If holding the slingshot with the left hand, a wide 90 degree area to your right is the most intimidate danger zone, with about a 40 degree danger zone on the other side. People, pets, and anything valuable should be removed from this area prior to shooting since ammo may hit the frame and ricochet in that direction.
Obviously, the most dangerous zone is anywhere downrange from the slingshot shooter, and you should always be aware of your surroundings when handling any type of weapon that can put eye out.
How to Shoot a Slingshot
Now that you've got your slingshot, shooting range, and safety squared away, it's time to have some fun. Just like with any skill, the only way to improve your performance with a slingshot is through constant practice.
For beginners, Fowler tells us that, “the whole point is to hit the target and have some fun. Later, as you fall down the slingshot rabbit-hole, you’ll find that there’s so many things to learn.” Beginners should focus on shooting through the forks, but it all comes down to personal preference, so play around to find the best fit for you.
“The best way to become accurate with a slingshot really fast is to pick one and stay committed to it—it’s a committed relationship." With that in mind, Fowler does recommend changing things up with a different slingshot if you find yourself in a funk and unable to hit targets.
Loading the Slingshot Ammo
After inspecting the band for cuts and nicks, hold the slingshot up so that the band and pouch are hanging down.
Next, put the ammo into the pouch while pulling down on the band with one finger to hold it in place. Once the ammo is in the pouch, pinch and bring the other fingers around to hold the ammo in place.
“The first mistake that everybody makes when they go to shoot a slingshot is they pinch the ammo behind the knuckle finger—you don't’ want that.” In other words, you want to pinch the pouch and ammo itself—you do not want to pinch the pouch around the ammo.
Drawing the Slingshot Band Back
Once the pouch is loaded and you have a secure pinch, draw the band back while aiming at the ground. Don’t ready the slingshot into the aiming position until the band has been pulled back (this ensures your safety in case the band breaks).
How to Aim a Slingshot
Accuracy depends on aiming with your dominant eye. If you don’t already know what your dominant eye is, use this simple method to find out:
- Create a diamond shape with both hands
- Center the target in this diamond with both eyes open
- Now close each eye; whichever eye keeps the target centered is your dominant one.
Position the pouch below the cheek of your dominant eye with the frame held sideways. The idea is to line the top band up with the target so that releasing the pinch allows the ammo to travel inline with the band.
This technique can be refined and personalized with practice (Fowler doesn't even have to close his non-dominant eye anymore since he has built a strong slingshot muscle memory and target focus).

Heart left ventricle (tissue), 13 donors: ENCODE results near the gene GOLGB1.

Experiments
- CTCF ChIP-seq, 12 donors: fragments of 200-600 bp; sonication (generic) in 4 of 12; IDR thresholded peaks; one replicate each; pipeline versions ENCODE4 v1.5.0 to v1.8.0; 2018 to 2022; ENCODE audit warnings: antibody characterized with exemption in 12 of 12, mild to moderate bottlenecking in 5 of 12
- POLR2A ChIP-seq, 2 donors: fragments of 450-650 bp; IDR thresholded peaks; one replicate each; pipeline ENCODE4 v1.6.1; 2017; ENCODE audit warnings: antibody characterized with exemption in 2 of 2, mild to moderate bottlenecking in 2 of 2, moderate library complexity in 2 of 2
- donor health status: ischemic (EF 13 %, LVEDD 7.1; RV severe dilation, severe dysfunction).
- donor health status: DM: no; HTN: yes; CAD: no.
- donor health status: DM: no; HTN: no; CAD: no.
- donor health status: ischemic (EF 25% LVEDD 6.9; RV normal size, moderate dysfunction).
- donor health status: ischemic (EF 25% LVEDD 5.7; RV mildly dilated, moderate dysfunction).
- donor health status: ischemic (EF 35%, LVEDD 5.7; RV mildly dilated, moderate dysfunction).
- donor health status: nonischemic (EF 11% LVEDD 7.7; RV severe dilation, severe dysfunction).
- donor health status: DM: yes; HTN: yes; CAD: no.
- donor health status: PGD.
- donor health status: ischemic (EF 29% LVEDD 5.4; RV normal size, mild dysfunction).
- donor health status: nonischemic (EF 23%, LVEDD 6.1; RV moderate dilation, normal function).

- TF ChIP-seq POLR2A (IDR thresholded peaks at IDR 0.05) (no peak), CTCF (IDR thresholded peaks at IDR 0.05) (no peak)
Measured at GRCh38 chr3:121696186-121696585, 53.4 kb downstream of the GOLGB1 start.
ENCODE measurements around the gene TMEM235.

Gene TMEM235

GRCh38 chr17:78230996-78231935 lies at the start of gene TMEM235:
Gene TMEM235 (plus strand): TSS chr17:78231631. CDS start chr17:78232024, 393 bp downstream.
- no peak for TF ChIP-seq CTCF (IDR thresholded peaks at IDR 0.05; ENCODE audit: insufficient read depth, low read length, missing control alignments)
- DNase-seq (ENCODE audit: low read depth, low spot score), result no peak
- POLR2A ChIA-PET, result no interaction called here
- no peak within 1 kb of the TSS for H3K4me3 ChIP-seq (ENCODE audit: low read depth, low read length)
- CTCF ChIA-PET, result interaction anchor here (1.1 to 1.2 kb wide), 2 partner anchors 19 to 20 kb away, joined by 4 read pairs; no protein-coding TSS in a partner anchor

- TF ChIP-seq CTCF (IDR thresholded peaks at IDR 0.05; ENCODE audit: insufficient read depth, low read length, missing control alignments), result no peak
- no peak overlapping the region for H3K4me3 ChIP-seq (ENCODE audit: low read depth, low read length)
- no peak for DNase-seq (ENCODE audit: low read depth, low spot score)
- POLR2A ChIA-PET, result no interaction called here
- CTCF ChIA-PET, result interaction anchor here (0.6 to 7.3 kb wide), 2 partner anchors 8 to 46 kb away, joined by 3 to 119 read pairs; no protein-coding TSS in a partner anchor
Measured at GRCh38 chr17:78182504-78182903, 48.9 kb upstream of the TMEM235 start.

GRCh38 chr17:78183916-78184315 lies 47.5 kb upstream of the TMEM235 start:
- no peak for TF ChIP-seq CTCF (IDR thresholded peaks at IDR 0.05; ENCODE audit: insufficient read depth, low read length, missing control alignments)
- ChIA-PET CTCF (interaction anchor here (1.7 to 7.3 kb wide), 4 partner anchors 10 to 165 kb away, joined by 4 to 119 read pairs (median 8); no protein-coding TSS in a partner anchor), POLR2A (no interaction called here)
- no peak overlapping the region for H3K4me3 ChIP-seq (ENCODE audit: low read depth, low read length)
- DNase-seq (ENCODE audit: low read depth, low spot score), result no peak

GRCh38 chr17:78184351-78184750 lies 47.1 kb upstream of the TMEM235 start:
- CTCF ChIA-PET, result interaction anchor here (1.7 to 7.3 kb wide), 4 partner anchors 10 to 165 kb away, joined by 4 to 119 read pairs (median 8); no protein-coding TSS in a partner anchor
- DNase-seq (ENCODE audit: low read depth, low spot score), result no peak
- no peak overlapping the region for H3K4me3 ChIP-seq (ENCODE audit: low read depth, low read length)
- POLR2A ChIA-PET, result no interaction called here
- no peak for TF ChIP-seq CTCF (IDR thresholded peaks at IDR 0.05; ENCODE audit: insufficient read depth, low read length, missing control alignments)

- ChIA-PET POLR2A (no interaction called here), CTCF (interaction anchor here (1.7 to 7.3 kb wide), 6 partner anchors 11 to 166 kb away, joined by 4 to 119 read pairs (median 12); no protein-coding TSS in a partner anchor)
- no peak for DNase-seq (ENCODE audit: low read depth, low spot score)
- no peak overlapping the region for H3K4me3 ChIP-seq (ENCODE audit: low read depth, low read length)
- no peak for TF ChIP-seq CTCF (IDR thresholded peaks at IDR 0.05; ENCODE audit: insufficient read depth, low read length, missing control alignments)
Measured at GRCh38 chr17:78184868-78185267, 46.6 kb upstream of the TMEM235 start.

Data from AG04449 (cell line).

When aiming, follow the principle of "aim small, miss small." In other words, if you are aiming at a can of Pepsi, don’t just aim for any part of the can, focus on a very specific point.
Don’t just aim for that “e” either, and don’t just aim for the hole in that letter—aim for a point so small and so specific that it is the size of a molecule within that tiny space.
Maintaining Proper Form When Shooting a Slingshot
When first starting out with slingshots, Fowler recommends taking the first 10 shots with absolute consideration of form and posture, and not so much of a focus on actually hitting the target.
Make sure your feet are shoulder width apart and that you're not hunched over the frame when aiming. Making videos of yourself shooting can be a great way to notice and correct posture problems.
Look back at your elbow to make sure it's kept straight and inline with the band and target. If your ammo keeps hitting the frame or if you are having problems with accuracy, it is likely due to a tweaked (not straight) arm.
It is also important to make sure that the slingshot frame is squared with the target—not tilted up or down, but straight at the target.
Once you have honed your form and aim, all that’s left to do is practice, practice, practice… but also have fun!
Now that you know how to get started shooting slingshots, feel free to check out Fowler's YouTube channel where he posts plenty of cool stuff like trick shots, challenges, and more in-depth slingshot lessons. Browse around Fowler's Makery and Mischief as well to see more bushcraft and survival content that that he makes.
And before you go around town with your new slingshot, be sure to check your local laws since slingshot use and possession is regulated in certain places. And always make sure that you're highly proficient with any weapon before hunting with it.
About the Author: Kyle Howington is a Colorado native that has been exploring the state's wild areas for many years. He writes about outdoor activities and skills when he's not wandering around with his djembe.